July 23rd Indian-Americans, South Asians in Queens, N.Y. celebrate “Home” through food, art and social services
Bharatanatyam Dancer, Malini Srinivasan performs the opening piece entitled, “The Pushpanjali,” or Flower Offering, a traditional way to make the stage a sacred space. The dancer honors the 8 directions and offers flowers to the stage. (Photo: Mansura Khanam for Chhaya CDC)
Thousands enjoyed the multicultural annual Chatpati Mela in Jackson Heights, Queens July 21, to get a taste of South Asian foods and culture. The theme for the street fair – “Home” — was adopted by Chhaya Community Development Corporation, which organizes the fair. It’s goal was to highlight the ongoing attempts at gentrification and the resultant displacement taking place in the neighborhood, organizers indicated in a press release.
PaniPuri Eating Contest at the July 21 Chatpati Mela in Jackson Heights.
(Photo: Mansura Khanam for Chhaya CDC)
The Mela took place virtually on Chhaya CDC’s front door at 77th Street between Roosevelt Avenue and 37th Avenue in Jackson Heights. A main stage occupied one end of the street, and a workshop space was located on the other. A host of vendors and community-partner booths were situated in between.
Udichi Dance School performs Bengali Folk Dance. (Photo: Mansura Khanam for Chhaya CDC)
Main stage performances ranged from classical Bharatanatyam, to Bollywood and Bhangra. Dancer/Choreographer, Parijat Desai and Dance In The Round, performed “A Garba Triptych” along with dancers Trinity Bobo, Sameena Mitta, and Melissa Morrone, after which the performer invited the audience to join in and learn some garba steps.
“For 18 years Chhaya has symbolized Home for thousands. We have helped individuals and families save their home, acquire their home, gain the skills & services to make NYC & Queens home through ESL classes, immigration services, financial education, credit building, and more.” Annetta Seecharran, executive director of Chhaya CDC, is quoted saying in a press release, adding, “Today at our Annual Chatpati Mela, we have come together to celebrate and promote South Asian culture, which is so deeply entrenched in the neighborhood of Jackson Heights.”
Trisha Sakhuja, Founder and CEO, Brown Girl Magazine. (Photo: Mansura Khanam for Chhaya CDC)
Chhaya CDC, an anti-poverty non-profit founded in 2000, said it has ramped up efforts in housing preservation, and will soon launch a small business initiative to support entrepreneurs who are struggling to stay in the neighborhood.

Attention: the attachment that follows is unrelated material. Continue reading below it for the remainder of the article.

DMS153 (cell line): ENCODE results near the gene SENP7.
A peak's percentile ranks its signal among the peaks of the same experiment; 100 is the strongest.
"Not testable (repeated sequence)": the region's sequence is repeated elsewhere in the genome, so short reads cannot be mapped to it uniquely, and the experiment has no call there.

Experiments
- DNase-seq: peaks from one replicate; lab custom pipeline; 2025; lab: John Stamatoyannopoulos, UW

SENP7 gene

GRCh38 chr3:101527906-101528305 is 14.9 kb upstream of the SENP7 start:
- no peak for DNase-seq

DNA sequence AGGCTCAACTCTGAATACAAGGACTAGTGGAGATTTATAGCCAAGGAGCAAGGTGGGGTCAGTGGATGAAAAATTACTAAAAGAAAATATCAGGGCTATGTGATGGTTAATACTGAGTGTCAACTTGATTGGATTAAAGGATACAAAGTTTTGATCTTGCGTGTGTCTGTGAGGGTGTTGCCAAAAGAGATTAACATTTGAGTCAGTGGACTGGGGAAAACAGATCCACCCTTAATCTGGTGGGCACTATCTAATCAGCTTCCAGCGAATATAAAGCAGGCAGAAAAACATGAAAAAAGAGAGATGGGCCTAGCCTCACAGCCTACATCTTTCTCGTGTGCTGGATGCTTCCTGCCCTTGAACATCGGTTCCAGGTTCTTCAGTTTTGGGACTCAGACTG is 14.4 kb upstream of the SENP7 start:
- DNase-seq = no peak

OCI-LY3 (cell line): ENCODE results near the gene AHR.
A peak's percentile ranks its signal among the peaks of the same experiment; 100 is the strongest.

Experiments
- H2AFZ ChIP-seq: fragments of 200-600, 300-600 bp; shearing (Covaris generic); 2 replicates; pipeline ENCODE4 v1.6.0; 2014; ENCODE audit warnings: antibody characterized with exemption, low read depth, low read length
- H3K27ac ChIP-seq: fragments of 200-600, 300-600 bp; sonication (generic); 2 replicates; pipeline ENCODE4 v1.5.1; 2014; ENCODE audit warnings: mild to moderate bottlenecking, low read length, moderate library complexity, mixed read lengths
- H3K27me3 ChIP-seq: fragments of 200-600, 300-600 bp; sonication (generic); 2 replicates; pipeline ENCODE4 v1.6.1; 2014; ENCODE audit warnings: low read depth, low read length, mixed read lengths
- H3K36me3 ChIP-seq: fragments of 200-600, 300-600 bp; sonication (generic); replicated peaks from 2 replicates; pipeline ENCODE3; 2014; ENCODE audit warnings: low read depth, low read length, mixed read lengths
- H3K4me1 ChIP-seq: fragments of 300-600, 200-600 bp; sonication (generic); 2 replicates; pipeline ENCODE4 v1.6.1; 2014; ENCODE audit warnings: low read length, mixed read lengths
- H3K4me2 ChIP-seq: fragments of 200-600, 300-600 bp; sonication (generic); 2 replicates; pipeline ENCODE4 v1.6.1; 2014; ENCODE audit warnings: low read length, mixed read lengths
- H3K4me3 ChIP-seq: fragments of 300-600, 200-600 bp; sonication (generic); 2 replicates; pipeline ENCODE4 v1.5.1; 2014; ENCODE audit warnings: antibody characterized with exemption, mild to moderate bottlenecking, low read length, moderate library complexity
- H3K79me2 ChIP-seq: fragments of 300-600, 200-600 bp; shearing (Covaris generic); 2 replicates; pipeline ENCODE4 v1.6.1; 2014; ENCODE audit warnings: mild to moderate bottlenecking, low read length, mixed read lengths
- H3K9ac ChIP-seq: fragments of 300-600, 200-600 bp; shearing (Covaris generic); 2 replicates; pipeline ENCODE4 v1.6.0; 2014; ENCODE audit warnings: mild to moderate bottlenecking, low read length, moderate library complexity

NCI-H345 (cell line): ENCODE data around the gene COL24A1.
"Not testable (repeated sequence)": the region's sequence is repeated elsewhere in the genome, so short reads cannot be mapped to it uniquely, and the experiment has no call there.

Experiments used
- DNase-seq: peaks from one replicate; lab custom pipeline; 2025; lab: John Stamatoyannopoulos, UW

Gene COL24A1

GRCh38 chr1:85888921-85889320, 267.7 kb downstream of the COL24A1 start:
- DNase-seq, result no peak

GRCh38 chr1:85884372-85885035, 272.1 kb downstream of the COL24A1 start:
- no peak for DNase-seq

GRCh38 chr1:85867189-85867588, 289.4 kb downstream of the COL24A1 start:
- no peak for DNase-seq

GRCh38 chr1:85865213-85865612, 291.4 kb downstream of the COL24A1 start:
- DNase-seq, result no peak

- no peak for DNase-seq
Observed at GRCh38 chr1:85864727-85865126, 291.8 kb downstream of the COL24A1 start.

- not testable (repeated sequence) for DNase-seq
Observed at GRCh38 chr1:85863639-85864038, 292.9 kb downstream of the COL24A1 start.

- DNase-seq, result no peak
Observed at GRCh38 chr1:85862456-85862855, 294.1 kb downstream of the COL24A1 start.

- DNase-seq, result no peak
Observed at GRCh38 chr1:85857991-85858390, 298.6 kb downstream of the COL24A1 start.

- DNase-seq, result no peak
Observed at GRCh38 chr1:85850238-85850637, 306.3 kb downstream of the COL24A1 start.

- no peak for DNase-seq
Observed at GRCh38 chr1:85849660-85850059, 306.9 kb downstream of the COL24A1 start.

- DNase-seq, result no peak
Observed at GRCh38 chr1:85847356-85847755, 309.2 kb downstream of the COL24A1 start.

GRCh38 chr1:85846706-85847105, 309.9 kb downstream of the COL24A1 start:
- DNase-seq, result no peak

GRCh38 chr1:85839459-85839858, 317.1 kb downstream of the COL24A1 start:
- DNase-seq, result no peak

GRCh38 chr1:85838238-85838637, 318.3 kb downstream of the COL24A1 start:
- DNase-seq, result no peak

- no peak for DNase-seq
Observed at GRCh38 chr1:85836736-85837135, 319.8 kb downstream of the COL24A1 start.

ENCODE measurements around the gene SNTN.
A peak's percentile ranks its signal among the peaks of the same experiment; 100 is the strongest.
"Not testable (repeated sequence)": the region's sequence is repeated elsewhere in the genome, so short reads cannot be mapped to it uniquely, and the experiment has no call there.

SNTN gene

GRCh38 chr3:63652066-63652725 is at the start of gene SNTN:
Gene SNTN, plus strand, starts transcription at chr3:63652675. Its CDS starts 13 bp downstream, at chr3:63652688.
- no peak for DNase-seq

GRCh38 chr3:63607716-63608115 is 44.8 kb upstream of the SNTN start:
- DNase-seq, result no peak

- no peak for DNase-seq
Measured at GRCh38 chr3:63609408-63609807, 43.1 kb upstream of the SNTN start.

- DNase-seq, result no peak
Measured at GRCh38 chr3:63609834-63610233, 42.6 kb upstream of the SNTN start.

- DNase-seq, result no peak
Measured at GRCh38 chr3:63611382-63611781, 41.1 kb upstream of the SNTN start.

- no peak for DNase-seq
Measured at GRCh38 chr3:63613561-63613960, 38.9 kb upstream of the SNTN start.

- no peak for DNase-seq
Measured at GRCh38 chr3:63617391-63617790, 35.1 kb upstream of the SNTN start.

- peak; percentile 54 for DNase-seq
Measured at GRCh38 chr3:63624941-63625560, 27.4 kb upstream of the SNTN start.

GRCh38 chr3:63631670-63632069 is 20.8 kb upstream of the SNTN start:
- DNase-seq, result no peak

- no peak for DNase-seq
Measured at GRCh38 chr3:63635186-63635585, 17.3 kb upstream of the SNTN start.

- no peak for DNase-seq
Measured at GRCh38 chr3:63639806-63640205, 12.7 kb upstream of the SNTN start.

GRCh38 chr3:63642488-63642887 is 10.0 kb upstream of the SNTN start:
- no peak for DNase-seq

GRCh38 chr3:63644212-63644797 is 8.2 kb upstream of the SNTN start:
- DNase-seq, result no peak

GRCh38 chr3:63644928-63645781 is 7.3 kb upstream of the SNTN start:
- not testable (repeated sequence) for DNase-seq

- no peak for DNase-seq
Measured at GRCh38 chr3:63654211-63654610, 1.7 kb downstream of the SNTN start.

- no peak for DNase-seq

The emcee for the Mela was Queens native, Trisha Sakhuja, co-founder & CEO of Brown Girl Magazine. She recounted the history of the Chatpati Mela, which is in its 9th year. “Brown girl magazine’s motives align very well with Chhaya’s in that we both want to build and foster communities for South Asian Americans, so being here today as the Emcee is a no brainer”, Sakhuja is quoted saying.
Mela-goers could register to vote at a booth run by the advocacy organization, Adhikaar. There was also an art project to map community safety with the Hate-Free Zone Queens coalition. One could choose to take an anti-Street Harassment Workshop conducted by another local non-profit, DRUM, Desis Rising Up and Moving, as part of their Eckshate gender justice campaign.
Community leadership awards were presented by Queens Borough President, Melinda Katz. The Small Business Trailblazer award went to locally renowned street vendor, Jhal Muri Dadas; and Dr. Vasundhara Kalasapudi of of India Home received the Community Impact award.
Parijat Desai + Dance in the Round show some garba moves at the Chhaya CDC Chatpati Mela in Jackson Heights, July 21. (Photo: Mansura Khanam for Chhaya CDC)
(from left to right) Queens Borough President, Melinda Katz, Sanwar Ahmed of Jhal Muri Dadas, Dr. Vasundhara Kalasapudi, Executive Director, India Home, Annetta Seecharran, Executive Director, Chhaya CDC. (Photo: Mansura Khanam for Chhaya CDC)
Sanwar Ahmed gained notoreity for his singing and his Jhal Muri cart after a feature in Anthony Bordain’s Parts Unknown series on CNN. At the age of 89, and after 38 years of living in New York City, a Go Fund Me campaign has been initiated to pay his return to Bangladesh to be with his wife and two children. India Home was recognized for elevating the issue of aging in the South Asian community, and for being the first secular organization to provide services for seniors inclusive of the entire South Asian community, Chhaya CDC said.
The Arts and Activism award was presented to Raj Kumari Cultural Center. The RCC’s mission is to preserve, teach and present the arts and culture of Indo-Caribbean communities from Guyana, Trinidad, Jamaica and Suriname, living in the New York Metropolitan and Tri-state area, and help members of these communities with various services. Chitra Singh of RCC also performed live vocals with acoustic guitar along with her sister Pritha Singh, and Atheana Spathena.
Two Schools of Hope bookbinding workshops took place in the Workshop Space exploring the Mela’s theme “Home.” Master Bharatanatyam teacher Malini Srinivasan taught a class under a tent to giggling youngsters and a few adults alike. Henna painting was provided by Nira Kamal, of MehdibyNira. Kamal was, born in Bangladesh and raised in Queens.
A major draw for many fair-goers was the famed Annual Pani Puri Eating Contest – the Queens’ version of the Coney Island hot dog eating contest, with spice, Chhaya CDC said. The contest garnered 25,000 likes on Facebook.
Other artists and groups at the Mela included Gangadai Kirtan, Habibi Express, Karma, Masoom Moitra, MeenMoves, Nepali Dance Theater, Masala Bhangra, Sharif Rabby, and Umesh Mangipudi. Vendors included A1Bazaar, Al-Araf, Anshu Accessories, Bancha Ghar, Bonoshree Enterprise, CUE RATED, Inshadycompany, Jhal Muri Dadas, JHAL NYC, Khao-Na Kitchen, Kolkata Chai, Marks Home, Care, 3 Sisters, Rashda Fashions Boutique, Styles by Mona, and WISHWAS.